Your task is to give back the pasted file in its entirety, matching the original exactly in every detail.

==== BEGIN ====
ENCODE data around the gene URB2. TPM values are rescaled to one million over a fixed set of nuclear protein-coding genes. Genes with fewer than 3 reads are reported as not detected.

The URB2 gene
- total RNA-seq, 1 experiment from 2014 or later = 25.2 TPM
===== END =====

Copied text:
ENCODE data around the gene URB2. TPM values are rescaled to one million over a fixed set of nuclear protein-coding genes. Genes with fewer than 3 reads are reported as not detected.

The URB2 gene
- total RNA-seq, 1 experiment from 2014 or later = 25.2 TPM